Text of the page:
The problem investigated in this article is at the heart of perceptual-motor control and is centered on the relevance and importance of taking dynamic (kinetic) variables of motion into consideration when intercepting moving targets. The take-home message is that the context of the situation makes all the world's difference: if you are trying to intercept a falling object, then you definitely rely on apparently internalized knowledge of gravity; but, when you play games with interception on a video screen using a mouse, you conveniently switch to a strategy based on the assumption of uniform motion, also a very appropriate knowledge in this case! This context-dependent dissociation brings to focus the notion of selective tuning (Shepard 1984) between two resonating systems consisting of the subject attempting the interception and the perception-action environment where the interception is taking place. In that sense, the subject's differential strategy, depending on the context, can be seen as a selective tuning to two different affordances (Gibson 1979), one made available by gravity (and most probably internalized through biological evolution), and the other made available by the video display (and most probably internalized through individual learning). This line of thought stems directly from Shepard's (1984) treatment and extension of Gibson's ideas (Gibson 1966, 1979). As put by Shepard, “We interpret and anticipate significant events by means of a system that has internalized the enduring constraints that govern such events in the world” (Shepard 1989). Although, over the years, Shepard has placed special emphasis on the constraints of kinematic geometry being reflected in mental transformations, he has also considered favorably the case for the internalization of kinetic aspects, as manifested, for example in the representational momentum (Freyd and Finke 1984), a mental analogue of the momentum of a moving physical object. It is interesting that Shepard's discussion of this issue has revolved around perception, not action. For example, he wrote that “Possibly some pervasive principles of physical dynamics (such as a principle of momentum), in addition to the more abstract principles of purely kinematic geometry, have been internalized to the extent that they influence apparent motion” [italics mine] (Shepard 1984). However, it is under real-life, perception-action conditions that representations of kinetic variables come to prominence, as this study by Zago and collaborators (this issue, p. 1620–1634) and previous work from the same group on Earth (Lacquaniti and Maioli 1989) and Outer Space (McIntyre et al. 2001) has demonstrated. Remarkably, a theoretical development regarding temporal aspects of action has come independently to positing a pervasive internal representation of kinetics (Georgopoulos 2002; Lee 1998).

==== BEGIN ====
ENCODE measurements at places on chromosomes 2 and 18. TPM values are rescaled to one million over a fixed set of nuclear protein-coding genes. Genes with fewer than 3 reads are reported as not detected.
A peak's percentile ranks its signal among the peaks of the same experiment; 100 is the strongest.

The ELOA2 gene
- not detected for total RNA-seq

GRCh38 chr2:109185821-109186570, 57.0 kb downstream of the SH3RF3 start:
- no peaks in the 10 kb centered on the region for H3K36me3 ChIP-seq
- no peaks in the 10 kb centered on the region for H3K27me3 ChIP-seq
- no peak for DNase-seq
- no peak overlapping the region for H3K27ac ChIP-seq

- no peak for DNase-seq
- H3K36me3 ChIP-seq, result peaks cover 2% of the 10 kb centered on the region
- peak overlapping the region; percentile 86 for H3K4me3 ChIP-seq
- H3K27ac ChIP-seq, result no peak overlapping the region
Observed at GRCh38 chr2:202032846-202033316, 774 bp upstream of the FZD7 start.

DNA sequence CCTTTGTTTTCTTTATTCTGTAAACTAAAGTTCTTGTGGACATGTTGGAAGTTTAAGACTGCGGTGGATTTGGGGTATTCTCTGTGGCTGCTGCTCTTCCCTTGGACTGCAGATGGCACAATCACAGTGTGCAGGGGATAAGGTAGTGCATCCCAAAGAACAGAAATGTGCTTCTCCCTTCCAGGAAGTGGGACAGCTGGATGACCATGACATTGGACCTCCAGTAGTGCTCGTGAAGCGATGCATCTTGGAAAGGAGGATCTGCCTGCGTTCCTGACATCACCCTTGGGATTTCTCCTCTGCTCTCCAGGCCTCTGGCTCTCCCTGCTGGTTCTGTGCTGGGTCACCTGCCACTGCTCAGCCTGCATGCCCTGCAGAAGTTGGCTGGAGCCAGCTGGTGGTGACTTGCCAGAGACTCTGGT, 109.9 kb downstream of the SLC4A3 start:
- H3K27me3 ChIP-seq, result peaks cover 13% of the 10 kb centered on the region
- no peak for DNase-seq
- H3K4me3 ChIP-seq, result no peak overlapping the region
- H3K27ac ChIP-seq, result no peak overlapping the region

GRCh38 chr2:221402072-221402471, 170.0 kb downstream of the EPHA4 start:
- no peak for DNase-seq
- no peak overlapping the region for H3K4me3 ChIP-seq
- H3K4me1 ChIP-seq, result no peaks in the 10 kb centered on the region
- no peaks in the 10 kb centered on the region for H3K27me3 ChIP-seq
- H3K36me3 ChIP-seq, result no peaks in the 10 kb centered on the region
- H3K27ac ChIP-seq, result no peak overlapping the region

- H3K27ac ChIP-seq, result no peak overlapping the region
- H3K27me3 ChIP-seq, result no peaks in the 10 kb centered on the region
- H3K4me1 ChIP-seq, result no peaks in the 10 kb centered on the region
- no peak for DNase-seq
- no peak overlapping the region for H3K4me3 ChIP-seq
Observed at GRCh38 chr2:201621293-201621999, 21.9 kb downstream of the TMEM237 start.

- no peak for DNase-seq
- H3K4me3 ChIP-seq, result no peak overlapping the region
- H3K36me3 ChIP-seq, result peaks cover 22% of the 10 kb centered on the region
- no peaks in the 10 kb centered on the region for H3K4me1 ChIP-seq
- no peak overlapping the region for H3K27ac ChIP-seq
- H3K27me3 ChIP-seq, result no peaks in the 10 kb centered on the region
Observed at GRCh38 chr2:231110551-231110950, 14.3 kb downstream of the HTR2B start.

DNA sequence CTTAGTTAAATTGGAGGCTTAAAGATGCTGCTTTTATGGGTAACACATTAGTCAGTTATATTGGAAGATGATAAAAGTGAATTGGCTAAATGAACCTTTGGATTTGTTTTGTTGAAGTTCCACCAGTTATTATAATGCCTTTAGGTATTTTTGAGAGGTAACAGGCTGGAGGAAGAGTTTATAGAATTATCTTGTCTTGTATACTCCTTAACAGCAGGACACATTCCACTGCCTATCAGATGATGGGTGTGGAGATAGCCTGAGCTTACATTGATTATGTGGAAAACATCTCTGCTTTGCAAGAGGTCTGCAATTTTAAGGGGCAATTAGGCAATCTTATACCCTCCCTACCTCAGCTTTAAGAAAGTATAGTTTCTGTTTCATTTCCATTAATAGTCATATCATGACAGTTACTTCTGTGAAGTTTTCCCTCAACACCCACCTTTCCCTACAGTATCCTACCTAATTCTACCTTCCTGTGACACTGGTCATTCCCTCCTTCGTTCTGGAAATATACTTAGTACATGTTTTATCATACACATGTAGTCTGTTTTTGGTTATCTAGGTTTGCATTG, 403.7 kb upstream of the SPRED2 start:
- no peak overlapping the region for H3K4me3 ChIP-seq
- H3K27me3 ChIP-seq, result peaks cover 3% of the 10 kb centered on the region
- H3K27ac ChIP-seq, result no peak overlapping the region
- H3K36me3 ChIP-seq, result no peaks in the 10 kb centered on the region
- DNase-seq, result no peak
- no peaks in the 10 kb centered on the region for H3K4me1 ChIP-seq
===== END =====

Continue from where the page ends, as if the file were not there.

The experimental design of the study by Zago and collaborators (2003) was clean and clever. It comprised both real punching as well as intercepting a virtual target. Although nice a priori, this design proved its importance by the fact that quite different results were obtained in the two cases, notably the employment of a uniform-motion model strategy in the virtual case and a gravity-incorporating model in the real punching case. I must say, I would not have predicted these results (I would have thought that the gravity model would have carried through to the virtual case) but, of course, the results underscored, once again, that the brain is smarter than our naïve predictions!
I would hazard the suggestion that Gibson would have loved these results on internalized gravity information. As the founder of ecological psychology, he promoted the idea that meaningful aspects of the environment to which organisms have been exposed over thousands of years are internalized and used routinely and necessarily to guide behavior; the evidence from the present study on internalized gravity would have been music to his ears.
- Copyright © 2004 by the American Physiological Society